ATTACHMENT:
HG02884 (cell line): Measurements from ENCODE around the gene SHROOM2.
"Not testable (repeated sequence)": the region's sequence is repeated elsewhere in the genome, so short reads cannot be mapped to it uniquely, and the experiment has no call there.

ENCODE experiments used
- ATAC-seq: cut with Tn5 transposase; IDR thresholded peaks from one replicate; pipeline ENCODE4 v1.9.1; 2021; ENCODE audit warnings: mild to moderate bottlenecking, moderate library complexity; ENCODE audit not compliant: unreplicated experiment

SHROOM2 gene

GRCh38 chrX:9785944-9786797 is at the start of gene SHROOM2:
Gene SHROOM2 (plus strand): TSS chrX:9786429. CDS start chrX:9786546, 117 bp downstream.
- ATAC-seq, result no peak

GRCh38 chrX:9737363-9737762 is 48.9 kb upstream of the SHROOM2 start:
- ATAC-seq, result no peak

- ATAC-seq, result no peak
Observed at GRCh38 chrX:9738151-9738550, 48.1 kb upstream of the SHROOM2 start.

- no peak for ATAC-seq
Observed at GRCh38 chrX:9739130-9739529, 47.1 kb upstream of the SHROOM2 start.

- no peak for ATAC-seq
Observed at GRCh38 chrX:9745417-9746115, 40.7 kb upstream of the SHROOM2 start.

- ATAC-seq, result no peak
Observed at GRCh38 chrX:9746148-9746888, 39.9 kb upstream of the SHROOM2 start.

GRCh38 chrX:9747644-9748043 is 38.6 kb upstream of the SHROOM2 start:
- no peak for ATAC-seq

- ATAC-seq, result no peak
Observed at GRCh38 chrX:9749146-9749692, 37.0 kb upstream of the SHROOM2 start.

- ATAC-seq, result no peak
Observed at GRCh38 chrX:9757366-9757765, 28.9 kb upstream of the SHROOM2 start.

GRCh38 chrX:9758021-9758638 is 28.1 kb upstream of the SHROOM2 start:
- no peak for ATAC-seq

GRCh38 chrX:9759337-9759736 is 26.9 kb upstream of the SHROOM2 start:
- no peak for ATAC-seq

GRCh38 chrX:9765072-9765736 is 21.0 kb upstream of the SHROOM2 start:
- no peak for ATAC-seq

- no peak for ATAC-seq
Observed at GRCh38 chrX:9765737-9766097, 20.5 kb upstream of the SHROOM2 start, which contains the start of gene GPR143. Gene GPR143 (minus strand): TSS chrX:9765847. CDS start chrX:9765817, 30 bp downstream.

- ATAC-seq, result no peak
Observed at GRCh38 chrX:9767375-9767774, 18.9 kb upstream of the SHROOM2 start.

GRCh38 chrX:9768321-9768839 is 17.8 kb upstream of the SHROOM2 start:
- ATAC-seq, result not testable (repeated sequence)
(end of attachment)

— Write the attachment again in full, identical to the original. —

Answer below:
HG02884 (cell line): Measurements from ENCODE around the gene SHROOM2.
"Not testable (repeated sequence)": the region's sequence is repeated elsewhere in the genome, so short reads cannot be mapped to it uniquely, and the experiment has no call there.

ENCODE experiments used
- ATAC-seq: cut with Tn5 transposase; IDR thresholded peaks from one replicate; pipeline ENCODE4 v1.9.1; 2021; ENCODE audit warnings: mild to moderate bottlenecking, moderate library complexity; ENCODE audit not compliant: unreplicated experiment

SHROOM2 gene

GRCh38 chrX:9785944-9786797 is at the start of gene SHROOM2:
Gene SHROOM2 (plus strand): TSS chrX:9786429. CDS start chrX:9786546, 117 bp downstream.
- ATAC-seq, result no peak

GRCh38 chrX:9737363-9737762 is 48.9 kb upstream of the SHROOM2 start:
- ATAC-seq, result no peak

- ATAC-seq, result no peak
Observed at GRCh38 chrX:9738151-9738550, 48.1 kb upstream of the SHROOM2 start.

- no peak for ATAC-seq
Observed at GRCh38 chrX:9739130-9739529, 47.1 kb upstream of the SHROOM2 start.

- no peak for ATAC-seq
Observed at GRCh38 chrX:9745417-9746115, 40.7 kb upstream of the SHROOM2 start.

- ATAC-seq, result no peak
Observed at GRCh38 chrX:9746148-9746888, 39.9 kb upstream of the SHROOM2 start.

GRCh38 chrX:9747644-9748043 is 38.6 kb upstream of the SHROOM2 start:
- no peak for ATAC-seq

- ATAC-seq, result no peak
Observed at GRCh38 chrX:9749146-9749692, 37.0 kb upstream of the SHROOM2 start.

- ATAC-seq, result no peak
Observed at GRCh38 chrX:9757366-9757765, 28.9 kb upstream of the SHROOM2 start.

GRCh38 chrX:9758021-9758638 is 28.1 kb upstream of the SHROOM2 start:
- no peak for ATAC-seq

GRCh38 chrX:9759337-9759736 is 26.9 kb upstream of the SHROOM2 start:
- no peak for ATAC-seq

GRCh38 chrX:9765072-9765736 is 21.0 kb upstream of the SHROOM2 start:
- no peak for ATAC-seq

- no peak for ATAC-seq
Observed at GRCh38 chrX:9765737-9766097, 20.5 kb upstream of the SHROOM2 start, which contains the start of gene GPR143. Gene GPR143 (minus strand): TSS chrX:9765847. CDS start chrX:9765817, 30 bp downstream.

- ATAC-seq, result no peak
Observed at GRCh38 chrX:9767375-9767774, 18.9 kb upstream of the SHROOM2 start.

GRCh38 chrX:9768321-9768839 is 17.8 kb upstream of the SHROOM2 start:
- ATAC-seq, result not testable (repeated sequence)